"I felt my heart skip a beat."
In 2014, scientists identified a new species of dinosaur nicknamed the "chicken from hell" — a birdlike, clawed beast weighing up to 750 pounds that stood over 11 feet tall.
Now, it turns out that Anzu wyilei, the species' official name, was not the only one of that infernal ilk. A team of researchers say they've discovered another species part of the same family, caenagnathid, which until now Anzu was the sole member of.
The new dino, at roughly the weight of a human, is being christened as the no-less-fearsome-sounding "pharaoh's dawn chicken from hell," or Eoneophron infernalis. Its discovery, as detailed in a study published in the journal PLOS One, could challenge existing theories that hold that the dinosaurs were already declining in diversity before going extinct from the asteroid that struck the Gulf of Mexico at the end of the Cretaceous period.
Despite the hell bird's lofty title, the study's lead author says that its fossil had a rather unceremonious provenance: he bought them online in 2020, when they were mistakenly sold as Anzu remains. Little did he know at the time that he had a whole new species on his hands.
"I felt my heart skip a beat," Kyle Atkins-Weltman at Oklahoma State University told Live Science. "I was like, is this really happening to me this early in my career?"
In a writeup for The Conversation, Atkins-Weltman describes the steps that led to the discovery.
His team's initial examination of the bones found that they were "significantly smaller" than Anzu. Their assumption was that it must've been a juvenile specimen, which would've been a tantalizing discovery on its own because no such Anzu fossil had ever been found.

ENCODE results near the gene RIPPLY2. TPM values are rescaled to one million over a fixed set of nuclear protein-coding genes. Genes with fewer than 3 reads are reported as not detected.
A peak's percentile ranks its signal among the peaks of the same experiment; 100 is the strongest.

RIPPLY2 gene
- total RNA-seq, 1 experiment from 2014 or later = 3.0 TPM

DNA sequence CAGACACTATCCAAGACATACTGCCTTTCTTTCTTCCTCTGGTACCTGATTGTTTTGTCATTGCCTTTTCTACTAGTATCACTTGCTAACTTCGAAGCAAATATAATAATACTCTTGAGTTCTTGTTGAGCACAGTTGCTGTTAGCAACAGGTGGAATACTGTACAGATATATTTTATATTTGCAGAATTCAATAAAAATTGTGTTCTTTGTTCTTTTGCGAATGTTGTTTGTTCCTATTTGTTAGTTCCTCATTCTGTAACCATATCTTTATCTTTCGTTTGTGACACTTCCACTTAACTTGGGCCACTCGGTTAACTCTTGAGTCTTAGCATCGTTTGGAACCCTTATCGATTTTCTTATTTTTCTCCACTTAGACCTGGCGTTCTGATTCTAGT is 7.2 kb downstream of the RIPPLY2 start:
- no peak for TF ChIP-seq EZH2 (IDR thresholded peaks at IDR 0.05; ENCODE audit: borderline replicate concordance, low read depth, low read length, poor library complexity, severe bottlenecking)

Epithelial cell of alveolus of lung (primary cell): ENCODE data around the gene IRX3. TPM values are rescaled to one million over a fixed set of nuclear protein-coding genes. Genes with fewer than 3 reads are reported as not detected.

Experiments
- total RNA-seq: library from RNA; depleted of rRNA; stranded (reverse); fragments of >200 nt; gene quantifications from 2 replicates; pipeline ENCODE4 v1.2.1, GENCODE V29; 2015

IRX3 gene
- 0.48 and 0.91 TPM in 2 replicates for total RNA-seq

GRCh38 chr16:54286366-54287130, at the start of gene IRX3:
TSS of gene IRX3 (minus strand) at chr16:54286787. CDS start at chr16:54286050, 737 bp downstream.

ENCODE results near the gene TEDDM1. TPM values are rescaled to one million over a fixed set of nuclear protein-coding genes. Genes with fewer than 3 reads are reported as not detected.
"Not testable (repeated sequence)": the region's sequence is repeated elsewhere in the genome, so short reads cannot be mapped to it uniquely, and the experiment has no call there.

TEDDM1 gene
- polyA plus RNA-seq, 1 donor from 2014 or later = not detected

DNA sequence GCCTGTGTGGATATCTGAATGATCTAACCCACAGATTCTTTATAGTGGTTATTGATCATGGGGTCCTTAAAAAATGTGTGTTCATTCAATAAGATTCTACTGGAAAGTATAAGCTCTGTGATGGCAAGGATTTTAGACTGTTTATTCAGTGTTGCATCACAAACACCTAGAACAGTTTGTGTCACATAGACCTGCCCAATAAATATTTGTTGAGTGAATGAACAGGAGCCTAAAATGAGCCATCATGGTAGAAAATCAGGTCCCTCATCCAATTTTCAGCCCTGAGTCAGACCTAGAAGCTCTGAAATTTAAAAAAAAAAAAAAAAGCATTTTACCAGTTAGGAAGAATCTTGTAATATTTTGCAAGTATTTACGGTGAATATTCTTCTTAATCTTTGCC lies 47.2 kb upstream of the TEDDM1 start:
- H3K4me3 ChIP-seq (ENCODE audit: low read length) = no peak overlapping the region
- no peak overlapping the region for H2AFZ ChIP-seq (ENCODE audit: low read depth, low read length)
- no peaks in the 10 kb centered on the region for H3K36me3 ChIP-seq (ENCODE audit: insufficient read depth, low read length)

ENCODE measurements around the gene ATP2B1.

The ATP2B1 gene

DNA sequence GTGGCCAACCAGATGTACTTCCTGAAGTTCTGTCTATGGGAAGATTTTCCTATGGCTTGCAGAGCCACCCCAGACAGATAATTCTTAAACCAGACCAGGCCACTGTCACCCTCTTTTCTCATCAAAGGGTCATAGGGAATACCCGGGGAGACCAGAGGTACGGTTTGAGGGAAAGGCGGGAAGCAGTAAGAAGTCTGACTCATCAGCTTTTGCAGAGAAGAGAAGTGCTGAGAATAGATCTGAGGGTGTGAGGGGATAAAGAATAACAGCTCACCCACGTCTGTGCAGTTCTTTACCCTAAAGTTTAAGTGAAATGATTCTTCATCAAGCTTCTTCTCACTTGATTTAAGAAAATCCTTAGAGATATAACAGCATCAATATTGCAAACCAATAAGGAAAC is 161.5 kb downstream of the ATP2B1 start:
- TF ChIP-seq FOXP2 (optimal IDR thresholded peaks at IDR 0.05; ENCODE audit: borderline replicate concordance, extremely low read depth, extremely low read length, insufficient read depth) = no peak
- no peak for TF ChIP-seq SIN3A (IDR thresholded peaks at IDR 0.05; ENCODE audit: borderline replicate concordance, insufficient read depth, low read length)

When they cut into the fossil, however, they encountered something else entirely. The bones' lines of arrested growth, which Atkins-Weltman explains are sort of like the rings in a tree that help scientists estimate their age, were progressively denser in their spacing.
That meant the specimen was fully-grown, and that what they were dealing with was not, in fact, Anzu.
The researchers now conclude that there were more caenagnathids roaming North America than once believed. In fact, they suspect that there's a third hell-chicken out there that would be the smallest of the batch at around the size of a dog, based on a recovered partial foot bone.
The abundance of similar species, the researchers say, challenges the belief that caenagnathids and other dinosaurs were already dying out before the asteroid hit.
"While there are plenty of questions still outstanding in this extinction debate, Eoneophron adds evidence that caenagnathids were doing quite well for themselves before the asteroid ruined everything," Atkins-Weltman wrote in The Conversation.
The apparent decline in diversity may be attributed to biases in how remains are fossilized and identified. After all, we only have a pretty slim picture of all the creatures that existed in the dinosaur age. Who knows how many whole new species are being mistaken for existing ones?
More on dinosaurs: Scientists Unearth Skull of Terrifying Sea Monster
Share This Article